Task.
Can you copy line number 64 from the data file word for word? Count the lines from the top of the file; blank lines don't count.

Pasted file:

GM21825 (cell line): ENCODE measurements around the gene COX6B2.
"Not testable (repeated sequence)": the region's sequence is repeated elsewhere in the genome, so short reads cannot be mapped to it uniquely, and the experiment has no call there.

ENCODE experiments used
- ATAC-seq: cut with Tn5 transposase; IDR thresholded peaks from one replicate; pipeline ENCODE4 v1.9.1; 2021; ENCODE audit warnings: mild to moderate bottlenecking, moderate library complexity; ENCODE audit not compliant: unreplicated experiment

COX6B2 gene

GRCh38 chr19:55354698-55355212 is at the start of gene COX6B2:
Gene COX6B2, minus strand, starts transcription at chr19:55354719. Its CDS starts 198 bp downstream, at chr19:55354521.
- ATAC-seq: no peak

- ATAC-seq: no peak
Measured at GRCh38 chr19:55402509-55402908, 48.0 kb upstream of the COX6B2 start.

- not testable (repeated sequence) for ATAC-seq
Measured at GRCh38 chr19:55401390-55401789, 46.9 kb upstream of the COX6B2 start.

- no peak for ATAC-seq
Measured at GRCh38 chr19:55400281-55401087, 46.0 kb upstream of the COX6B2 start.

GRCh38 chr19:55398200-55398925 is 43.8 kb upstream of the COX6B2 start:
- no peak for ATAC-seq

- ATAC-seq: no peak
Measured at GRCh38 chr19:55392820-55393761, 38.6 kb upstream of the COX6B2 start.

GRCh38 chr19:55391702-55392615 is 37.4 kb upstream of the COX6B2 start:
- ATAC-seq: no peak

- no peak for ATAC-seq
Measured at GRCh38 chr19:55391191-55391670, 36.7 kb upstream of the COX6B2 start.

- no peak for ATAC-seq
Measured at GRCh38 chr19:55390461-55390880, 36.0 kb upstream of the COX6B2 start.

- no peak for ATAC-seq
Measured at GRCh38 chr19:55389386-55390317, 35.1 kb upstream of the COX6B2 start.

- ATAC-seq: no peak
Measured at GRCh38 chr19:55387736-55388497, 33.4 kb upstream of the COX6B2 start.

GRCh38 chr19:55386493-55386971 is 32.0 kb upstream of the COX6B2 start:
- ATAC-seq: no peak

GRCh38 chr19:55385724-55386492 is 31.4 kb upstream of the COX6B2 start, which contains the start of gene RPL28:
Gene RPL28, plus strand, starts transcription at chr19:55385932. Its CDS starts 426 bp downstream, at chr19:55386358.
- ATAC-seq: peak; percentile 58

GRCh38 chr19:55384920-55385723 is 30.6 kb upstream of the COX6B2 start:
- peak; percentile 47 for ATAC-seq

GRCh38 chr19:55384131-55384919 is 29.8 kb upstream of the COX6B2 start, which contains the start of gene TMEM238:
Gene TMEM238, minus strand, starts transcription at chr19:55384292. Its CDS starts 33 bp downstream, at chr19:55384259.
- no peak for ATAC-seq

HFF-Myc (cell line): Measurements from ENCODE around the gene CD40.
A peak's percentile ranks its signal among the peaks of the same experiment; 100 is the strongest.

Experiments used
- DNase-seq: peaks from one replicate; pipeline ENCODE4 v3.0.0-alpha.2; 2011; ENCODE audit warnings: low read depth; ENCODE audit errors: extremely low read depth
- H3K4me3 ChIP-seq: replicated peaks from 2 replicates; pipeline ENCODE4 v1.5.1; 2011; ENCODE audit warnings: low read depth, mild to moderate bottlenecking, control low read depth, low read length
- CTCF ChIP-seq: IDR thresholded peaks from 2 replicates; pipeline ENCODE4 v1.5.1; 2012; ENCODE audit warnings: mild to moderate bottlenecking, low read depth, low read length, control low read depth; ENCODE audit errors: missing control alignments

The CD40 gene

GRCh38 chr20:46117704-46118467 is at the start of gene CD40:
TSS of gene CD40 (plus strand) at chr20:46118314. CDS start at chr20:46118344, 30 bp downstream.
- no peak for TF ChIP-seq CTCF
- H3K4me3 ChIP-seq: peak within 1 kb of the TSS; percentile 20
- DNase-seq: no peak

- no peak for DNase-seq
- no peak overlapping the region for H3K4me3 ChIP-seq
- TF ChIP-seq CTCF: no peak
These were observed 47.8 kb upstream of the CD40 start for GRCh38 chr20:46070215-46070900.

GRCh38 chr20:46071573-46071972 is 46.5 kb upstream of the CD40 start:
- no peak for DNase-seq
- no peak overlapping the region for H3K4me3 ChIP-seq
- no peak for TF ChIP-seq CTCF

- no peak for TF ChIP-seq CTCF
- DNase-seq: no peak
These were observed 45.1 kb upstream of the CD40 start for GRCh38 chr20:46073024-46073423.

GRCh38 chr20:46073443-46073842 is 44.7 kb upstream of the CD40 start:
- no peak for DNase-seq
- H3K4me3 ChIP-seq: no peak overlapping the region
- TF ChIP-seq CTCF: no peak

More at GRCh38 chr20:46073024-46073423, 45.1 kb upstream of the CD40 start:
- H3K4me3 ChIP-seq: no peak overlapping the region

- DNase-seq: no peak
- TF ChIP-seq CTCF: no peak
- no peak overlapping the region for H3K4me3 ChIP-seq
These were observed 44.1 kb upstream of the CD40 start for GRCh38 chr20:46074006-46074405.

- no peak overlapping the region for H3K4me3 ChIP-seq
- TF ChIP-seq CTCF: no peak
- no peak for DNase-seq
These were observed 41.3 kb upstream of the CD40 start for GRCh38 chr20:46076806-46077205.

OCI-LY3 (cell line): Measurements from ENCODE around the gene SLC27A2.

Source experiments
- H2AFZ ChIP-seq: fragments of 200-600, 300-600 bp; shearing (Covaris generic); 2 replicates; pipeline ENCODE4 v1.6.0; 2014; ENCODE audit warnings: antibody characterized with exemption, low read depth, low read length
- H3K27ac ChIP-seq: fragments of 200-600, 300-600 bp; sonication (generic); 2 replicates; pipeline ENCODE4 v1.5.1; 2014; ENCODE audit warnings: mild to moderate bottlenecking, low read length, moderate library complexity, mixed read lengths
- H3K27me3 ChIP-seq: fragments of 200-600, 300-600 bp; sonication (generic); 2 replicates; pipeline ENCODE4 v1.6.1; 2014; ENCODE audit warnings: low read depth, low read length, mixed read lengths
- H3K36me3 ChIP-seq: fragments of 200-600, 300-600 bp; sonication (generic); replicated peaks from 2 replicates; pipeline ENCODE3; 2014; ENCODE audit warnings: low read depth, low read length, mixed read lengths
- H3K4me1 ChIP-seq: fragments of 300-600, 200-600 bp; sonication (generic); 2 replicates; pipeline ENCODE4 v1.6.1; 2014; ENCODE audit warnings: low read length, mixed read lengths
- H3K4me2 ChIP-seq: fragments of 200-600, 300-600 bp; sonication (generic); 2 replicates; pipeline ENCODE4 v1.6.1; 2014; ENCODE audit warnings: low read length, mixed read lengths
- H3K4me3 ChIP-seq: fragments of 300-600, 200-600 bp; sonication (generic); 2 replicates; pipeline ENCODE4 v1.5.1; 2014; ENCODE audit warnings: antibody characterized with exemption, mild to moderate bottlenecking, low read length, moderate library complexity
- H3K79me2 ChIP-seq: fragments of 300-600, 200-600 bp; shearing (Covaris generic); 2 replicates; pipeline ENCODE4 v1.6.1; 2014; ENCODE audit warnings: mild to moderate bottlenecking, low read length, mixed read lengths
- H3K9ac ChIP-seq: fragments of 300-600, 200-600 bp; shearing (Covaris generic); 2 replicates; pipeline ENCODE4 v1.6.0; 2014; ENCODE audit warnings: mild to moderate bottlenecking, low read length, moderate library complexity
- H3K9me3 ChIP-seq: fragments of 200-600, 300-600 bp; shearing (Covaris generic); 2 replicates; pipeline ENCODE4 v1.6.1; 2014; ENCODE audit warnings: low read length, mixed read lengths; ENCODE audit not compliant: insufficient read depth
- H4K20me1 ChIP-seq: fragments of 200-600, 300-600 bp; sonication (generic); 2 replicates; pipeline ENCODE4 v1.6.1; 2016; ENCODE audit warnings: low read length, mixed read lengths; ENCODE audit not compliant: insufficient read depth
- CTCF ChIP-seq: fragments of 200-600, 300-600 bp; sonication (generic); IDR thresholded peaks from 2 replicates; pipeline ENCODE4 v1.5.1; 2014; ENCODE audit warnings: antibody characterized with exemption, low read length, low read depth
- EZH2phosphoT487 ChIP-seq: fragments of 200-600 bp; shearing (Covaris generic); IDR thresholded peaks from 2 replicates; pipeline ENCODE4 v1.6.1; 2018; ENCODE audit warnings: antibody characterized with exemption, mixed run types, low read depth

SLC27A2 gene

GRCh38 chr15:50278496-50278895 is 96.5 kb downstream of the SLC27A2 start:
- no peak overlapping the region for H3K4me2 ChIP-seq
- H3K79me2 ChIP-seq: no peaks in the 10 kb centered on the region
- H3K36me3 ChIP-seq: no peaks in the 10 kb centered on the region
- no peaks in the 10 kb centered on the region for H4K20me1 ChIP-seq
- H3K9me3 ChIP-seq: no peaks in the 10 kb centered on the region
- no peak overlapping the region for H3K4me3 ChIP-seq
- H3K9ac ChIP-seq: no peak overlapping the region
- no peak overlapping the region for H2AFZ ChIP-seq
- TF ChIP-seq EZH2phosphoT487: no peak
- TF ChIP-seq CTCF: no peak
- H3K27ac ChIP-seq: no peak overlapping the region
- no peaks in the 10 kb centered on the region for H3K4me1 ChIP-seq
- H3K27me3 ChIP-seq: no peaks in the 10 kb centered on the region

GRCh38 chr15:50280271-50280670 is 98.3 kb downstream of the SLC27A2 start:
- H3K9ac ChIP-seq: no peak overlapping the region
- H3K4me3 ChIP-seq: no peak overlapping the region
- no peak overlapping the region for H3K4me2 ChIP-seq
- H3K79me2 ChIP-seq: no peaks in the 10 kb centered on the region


- H3K4me3 ChIP-seq: no peak overlapping the region